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The 7 stages of a vineyard: the vegetative cycle of the vine

The vine is an organism that presents great biological activity throughout the year and very different depending on the season in which we find ourselves.

Each year of its life, a vine goes through different phases, which occur in a constant order and which together form the vegetative cycle of the vine. In the Northern or northern hemisphere, the shoots begin to grow at the beginning of spring (March or April), finishing the vegetative cycle in autumn (October or November), while in the Southern or southern hemisphere the seasons are reversed, with a lag of six months, the vine sprouting (September or October) and finishing the vegetative cycle in spring (April or May).

Below we summarize the different stages of this vegetative cycle:

1. CRY

It is the first activity of the plant after winter rest. When the temperature of the roots and soil exceeds 10ºC, weeping appears and flows through the wounds and pruning cuts. This moment shows the beginning of the plant's activity, cellular respiration begins, the recovery of the absorption of water and mineral elements. The water and dissolved mineral matter flows upward through the woody parts of the plant, appearing like tears through the wounds and cuts from previous pruning.

2. SPROUTING

The activity of the root, which begins first, manifests itself successively throughout the plant: it mobilizes the processed sap accumulated in it, first in the buds, and then reaches the entire node and internodes. The yolk swells until the scales that cover them separate, appearing fluff, and then the green organs, forming the “butterfly”.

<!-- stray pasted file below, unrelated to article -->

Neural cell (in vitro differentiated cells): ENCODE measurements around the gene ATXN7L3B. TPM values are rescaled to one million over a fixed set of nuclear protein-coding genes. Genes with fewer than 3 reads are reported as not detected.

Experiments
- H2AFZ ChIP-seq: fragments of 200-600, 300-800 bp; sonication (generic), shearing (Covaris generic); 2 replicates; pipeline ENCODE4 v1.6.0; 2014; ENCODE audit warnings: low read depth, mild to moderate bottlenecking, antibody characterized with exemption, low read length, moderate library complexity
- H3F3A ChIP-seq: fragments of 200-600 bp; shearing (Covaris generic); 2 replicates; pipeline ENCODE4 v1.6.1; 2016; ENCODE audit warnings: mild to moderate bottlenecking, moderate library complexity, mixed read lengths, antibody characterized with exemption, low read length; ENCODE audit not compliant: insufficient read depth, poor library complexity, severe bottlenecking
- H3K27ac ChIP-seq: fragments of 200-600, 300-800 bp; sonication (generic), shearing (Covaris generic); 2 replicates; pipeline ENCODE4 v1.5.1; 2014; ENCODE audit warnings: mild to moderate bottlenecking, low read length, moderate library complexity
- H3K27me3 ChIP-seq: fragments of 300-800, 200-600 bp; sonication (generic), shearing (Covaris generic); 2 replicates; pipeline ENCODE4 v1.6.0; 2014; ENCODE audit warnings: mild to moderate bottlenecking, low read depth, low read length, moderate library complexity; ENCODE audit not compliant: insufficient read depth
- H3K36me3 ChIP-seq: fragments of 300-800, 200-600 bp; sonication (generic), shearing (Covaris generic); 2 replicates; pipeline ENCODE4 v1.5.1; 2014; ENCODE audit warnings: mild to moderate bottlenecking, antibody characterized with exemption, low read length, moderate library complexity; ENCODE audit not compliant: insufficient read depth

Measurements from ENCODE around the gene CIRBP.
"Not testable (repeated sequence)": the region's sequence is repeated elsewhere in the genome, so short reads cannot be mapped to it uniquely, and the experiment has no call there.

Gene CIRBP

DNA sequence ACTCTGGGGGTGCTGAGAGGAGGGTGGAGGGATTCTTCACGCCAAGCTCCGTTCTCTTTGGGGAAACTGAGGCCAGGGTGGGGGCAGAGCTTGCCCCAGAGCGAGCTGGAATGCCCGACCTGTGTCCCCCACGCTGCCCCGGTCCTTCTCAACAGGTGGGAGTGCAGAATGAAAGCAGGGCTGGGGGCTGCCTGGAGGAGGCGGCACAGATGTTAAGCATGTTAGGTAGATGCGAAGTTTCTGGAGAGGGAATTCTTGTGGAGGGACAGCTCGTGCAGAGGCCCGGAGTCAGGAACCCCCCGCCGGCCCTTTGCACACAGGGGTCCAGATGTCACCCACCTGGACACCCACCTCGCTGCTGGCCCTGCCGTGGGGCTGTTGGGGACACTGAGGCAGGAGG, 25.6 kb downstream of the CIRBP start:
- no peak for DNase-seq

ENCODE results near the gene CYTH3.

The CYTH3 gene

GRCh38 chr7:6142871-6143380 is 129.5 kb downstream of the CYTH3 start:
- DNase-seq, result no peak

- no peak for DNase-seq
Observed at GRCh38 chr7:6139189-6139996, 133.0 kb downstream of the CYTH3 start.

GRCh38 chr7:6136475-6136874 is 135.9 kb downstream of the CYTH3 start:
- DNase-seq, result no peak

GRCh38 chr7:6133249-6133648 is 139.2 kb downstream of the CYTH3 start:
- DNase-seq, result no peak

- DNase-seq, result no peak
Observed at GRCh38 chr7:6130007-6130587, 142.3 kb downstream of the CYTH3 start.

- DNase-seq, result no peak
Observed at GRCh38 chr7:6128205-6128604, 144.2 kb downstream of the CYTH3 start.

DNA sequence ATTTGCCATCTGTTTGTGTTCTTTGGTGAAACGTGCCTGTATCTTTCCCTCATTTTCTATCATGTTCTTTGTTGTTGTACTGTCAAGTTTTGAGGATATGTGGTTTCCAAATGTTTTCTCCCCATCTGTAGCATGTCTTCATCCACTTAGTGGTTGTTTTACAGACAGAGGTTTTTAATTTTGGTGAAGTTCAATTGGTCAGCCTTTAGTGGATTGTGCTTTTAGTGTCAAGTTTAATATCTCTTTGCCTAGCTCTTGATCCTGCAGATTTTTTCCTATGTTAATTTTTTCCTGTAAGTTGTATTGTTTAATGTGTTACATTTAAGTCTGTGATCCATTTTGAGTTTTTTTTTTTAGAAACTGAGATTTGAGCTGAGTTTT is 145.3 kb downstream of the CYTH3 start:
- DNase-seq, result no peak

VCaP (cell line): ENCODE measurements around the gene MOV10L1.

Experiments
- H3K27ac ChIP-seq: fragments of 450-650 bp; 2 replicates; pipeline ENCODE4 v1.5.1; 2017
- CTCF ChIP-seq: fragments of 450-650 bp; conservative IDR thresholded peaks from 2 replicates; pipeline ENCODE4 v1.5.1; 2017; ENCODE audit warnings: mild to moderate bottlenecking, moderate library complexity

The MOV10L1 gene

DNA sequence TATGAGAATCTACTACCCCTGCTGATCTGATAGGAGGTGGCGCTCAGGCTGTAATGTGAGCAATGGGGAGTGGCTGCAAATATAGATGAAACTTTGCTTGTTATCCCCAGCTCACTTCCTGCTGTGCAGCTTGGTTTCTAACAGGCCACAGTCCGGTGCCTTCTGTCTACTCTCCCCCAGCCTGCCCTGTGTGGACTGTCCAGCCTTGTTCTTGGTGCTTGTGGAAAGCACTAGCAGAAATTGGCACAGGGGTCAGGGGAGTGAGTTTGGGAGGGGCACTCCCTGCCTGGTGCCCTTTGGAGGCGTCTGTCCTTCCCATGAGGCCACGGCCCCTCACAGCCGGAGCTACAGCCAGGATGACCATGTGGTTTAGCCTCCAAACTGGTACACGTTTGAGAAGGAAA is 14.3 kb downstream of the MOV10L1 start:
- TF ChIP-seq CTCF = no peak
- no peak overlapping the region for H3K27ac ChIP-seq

3. FLOWERING

From the shoot, the vine develops vegetative organs and creates other new organs: roots, buds, grandchildren and clusters, etc. Growth occurs in length and thickness. Temperature and sunshine have a major influence on the speed of this phenomenon.

Highlight the existence of latent buds, because the buds have the potential to develop, but remain at rest due to an inhibitory hormone. So much so that the clusters of flowers (inflorescences) in the dormant buds have their initiation and development in the cycle preceding their budding. The formation of inflorescences or leaf initiation takes place in the dormant buds of the previous year towards the months of June to July.

4. MATURATION

The development and maturation of grapes, that is, the formation and growth of berries, has its origin and is a consequence of the action and triple hormonal stimulus of pollination, fertilization and seed formation, as well as the contribution of substances nutritious by the plant.

In certain privileged climates, where there are usually no weather incidents, the bunch can remain on the vines so that it reaches a higher sugar level. It is the so-called overripeness, which is physical rather than physiological, because its components are concentrated and the berry loses weight, due to the evaporated water.

5. AUTUMN GROWTH

The stoppage of growth in summer, which normally happens at the time of veraison, is not always permanent, since the rains at the end of summer can activate growth again. Well into the summer and at its end, the shoots appear, small leaves at the tips of the grandchildren, a growth caused by a small activity in the cell multiplication of the plant. After the cessation of growth, the anatomical structure of the shoot changes, acquiring a caramel yellow color.

6. LEAF FALL

When the temperature begins to decrease noticeably to the vicinity of zero, below which we know that the plant's activity ceases, its leaves fall; But first, the nutritional materials descend through the woody parts and become reserves mainly in the arms, trunk and roots of the vine. The leaves turn yellow or red, dry out and eventually fall. The vine has entered its winter rest phase. Early winters with frosts can cause early leaf fall, partial or total, harming the accumulation of reserves for subsequent flowering.

7. WINTER REST

After the leaves fall, the vine shows no apparent vegetative activity, this phase being called dormancy or vegetative or winter rest. The dormancy of the buds carried by a shoot sprouted the previous year also occurs.

 

ORIGINAL SOURCE

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